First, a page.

“Hospitality” is a neglected virtue. Scripture commands us to show hospitality (Romans 12:13; 1 Peter 4:9), including to strangers (Hebrews 13:2). But the word is also being used in a different sense in contemporary churches, more like what we blogged about yesterday: inclusion.
What I did not realize is that this new meaning of hospitality–accept everyone no matter what–evidently derives from a book by Jacques Derrida, the postmodernist philosopher who popularized the practice of “deconstruction.”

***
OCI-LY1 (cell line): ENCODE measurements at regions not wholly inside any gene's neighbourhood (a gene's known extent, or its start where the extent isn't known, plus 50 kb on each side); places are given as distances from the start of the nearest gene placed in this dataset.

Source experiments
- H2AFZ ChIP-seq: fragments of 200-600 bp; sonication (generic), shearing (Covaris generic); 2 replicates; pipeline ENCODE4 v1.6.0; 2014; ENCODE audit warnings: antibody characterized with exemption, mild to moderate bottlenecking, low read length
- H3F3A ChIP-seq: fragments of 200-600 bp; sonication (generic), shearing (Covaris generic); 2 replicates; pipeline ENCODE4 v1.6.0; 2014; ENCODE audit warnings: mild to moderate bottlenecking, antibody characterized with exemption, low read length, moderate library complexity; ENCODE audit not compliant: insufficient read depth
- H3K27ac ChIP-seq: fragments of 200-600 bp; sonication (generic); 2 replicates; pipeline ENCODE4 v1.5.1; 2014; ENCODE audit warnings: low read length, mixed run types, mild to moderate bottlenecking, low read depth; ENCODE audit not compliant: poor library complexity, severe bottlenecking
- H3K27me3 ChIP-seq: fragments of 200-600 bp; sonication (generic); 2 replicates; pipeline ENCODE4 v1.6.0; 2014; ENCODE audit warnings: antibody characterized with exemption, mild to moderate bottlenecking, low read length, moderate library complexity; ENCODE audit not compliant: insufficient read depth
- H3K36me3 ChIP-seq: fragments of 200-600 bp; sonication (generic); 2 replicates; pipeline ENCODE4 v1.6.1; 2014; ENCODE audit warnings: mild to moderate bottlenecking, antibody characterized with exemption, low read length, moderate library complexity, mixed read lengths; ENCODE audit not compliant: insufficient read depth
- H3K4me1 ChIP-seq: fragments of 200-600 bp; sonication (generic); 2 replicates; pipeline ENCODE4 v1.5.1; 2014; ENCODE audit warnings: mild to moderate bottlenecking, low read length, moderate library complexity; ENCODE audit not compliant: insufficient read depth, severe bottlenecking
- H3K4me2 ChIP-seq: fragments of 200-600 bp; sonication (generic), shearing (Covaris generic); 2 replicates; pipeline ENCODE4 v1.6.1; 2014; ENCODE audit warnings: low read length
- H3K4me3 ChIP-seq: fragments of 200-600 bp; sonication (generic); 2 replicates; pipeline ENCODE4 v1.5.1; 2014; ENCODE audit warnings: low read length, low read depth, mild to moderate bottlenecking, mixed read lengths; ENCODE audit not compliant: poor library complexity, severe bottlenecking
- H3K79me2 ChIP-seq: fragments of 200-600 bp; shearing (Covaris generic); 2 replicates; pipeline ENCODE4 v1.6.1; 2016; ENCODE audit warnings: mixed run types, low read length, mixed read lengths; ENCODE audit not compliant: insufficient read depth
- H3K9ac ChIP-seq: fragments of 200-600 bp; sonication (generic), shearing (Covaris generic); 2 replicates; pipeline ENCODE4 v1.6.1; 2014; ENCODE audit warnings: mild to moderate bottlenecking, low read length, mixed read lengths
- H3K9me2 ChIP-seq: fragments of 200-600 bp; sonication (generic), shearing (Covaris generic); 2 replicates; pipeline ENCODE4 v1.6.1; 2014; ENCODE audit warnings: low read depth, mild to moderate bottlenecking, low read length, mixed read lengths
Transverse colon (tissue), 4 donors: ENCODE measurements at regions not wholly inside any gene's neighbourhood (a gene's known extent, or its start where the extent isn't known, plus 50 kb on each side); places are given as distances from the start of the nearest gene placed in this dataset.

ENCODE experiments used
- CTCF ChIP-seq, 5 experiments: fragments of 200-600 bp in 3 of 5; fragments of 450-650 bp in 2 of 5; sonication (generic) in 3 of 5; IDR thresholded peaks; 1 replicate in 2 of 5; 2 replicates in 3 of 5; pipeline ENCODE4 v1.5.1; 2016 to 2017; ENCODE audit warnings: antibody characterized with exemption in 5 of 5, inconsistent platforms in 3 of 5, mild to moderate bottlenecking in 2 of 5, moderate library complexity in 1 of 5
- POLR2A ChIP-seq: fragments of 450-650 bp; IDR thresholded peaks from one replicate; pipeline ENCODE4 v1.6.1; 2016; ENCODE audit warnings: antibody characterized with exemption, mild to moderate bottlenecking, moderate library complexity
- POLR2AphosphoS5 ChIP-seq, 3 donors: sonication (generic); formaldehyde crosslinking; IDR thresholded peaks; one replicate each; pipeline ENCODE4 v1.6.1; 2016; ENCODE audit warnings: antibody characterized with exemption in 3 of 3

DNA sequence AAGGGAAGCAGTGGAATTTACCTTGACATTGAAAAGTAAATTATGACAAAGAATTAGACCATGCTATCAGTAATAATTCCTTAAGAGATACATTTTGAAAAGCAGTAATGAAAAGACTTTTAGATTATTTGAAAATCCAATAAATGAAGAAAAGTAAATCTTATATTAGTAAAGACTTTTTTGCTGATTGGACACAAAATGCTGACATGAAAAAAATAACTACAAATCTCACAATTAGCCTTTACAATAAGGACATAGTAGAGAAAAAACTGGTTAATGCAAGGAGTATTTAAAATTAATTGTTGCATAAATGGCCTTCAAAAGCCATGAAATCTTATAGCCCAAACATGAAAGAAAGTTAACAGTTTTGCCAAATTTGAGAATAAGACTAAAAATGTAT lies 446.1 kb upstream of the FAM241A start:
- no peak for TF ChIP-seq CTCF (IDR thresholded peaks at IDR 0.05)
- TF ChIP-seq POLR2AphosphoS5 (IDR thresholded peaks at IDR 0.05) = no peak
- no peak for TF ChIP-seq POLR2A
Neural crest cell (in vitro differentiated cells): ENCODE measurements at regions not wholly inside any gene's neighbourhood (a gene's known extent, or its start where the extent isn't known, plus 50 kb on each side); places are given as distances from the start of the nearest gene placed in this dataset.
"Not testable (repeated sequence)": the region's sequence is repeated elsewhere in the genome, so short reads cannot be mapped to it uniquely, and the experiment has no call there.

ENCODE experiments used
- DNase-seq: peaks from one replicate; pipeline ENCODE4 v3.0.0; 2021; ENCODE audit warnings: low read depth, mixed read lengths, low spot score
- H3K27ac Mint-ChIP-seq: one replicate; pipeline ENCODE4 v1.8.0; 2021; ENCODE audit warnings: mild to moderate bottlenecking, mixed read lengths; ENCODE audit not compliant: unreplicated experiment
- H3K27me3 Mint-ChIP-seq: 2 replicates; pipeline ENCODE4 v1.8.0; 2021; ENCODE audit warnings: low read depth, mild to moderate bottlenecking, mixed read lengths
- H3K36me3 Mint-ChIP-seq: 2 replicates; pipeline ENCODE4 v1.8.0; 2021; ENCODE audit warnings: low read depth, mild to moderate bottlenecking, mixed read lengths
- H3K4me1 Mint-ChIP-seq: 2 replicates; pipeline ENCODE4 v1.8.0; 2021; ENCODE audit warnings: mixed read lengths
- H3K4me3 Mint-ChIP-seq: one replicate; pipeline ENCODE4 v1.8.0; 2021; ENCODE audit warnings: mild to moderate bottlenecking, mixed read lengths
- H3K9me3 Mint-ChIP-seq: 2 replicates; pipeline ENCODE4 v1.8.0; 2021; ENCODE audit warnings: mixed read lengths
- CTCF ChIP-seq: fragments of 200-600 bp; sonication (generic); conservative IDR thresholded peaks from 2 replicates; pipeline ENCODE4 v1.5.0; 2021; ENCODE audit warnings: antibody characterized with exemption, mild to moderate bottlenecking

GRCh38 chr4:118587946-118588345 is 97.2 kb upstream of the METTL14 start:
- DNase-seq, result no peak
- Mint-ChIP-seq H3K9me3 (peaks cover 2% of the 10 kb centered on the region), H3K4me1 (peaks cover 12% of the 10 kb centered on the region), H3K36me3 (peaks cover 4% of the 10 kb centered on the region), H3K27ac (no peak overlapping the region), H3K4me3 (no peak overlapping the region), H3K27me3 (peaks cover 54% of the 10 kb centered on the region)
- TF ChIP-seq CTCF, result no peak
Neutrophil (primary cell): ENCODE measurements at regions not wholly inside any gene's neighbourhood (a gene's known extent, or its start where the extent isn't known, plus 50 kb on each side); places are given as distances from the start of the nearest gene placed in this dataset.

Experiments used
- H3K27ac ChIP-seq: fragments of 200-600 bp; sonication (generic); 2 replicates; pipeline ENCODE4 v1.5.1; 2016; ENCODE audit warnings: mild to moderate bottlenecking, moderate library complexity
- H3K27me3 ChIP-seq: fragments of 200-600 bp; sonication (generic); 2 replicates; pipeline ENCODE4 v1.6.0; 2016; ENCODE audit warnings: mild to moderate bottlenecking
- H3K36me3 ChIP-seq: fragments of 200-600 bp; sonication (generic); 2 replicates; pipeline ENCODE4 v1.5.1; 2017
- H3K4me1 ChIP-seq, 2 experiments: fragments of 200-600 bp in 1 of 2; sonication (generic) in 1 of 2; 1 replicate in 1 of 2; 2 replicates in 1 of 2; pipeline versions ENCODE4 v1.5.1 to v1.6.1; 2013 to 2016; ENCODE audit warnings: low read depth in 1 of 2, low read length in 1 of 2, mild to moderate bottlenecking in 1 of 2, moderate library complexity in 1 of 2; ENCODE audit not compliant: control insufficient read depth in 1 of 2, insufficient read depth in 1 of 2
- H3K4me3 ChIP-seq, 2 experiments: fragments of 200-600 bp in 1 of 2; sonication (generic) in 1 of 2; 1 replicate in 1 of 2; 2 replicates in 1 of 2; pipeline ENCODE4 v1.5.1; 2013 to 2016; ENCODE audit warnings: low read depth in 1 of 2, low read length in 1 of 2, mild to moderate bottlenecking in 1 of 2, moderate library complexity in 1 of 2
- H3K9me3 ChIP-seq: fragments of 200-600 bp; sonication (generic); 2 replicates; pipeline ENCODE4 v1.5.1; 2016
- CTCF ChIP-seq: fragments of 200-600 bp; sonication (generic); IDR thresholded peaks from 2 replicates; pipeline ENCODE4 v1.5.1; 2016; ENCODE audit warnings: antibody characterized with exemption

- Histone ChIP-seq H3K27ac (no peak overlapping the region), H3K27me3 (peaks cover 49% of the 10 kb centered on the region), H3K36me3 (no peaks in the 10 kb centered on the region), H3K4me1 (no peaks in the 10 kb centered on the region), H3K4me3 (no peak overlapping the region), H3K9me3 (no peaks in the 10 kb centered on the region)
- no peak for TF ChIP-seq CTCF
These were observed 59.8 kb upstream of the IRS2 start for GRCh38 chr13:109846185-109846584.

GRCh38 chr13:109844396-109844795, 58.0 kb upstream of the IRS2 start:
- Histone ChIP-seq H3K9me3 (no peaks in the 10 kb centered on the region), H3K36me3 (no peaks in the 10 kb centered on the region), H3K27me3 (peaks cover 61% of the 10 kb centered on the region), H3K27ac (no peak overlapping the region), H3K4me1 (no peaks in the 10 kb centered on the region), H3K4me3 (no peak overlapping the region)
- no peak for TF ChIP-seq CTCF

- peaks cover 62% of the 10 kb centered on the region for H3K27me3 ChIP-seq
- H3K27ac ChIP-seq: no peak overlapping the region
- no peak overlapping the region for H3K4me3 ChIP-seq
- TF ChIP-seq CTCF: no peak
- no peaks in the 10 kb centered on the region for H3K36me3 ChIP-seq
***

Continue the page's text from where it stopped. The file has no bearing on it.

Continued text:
Anglican theologian Hans Boersma writes about this in an article for First Things criticizing the practice of open communion. First, he says, the call for “eucharistic hospitality” led Anglicans and most other Protestants to offer the sacrament to all baptized Christians. Now, he says, some are saying that even non-Christians should be communed “as an act of gracious hospitality.”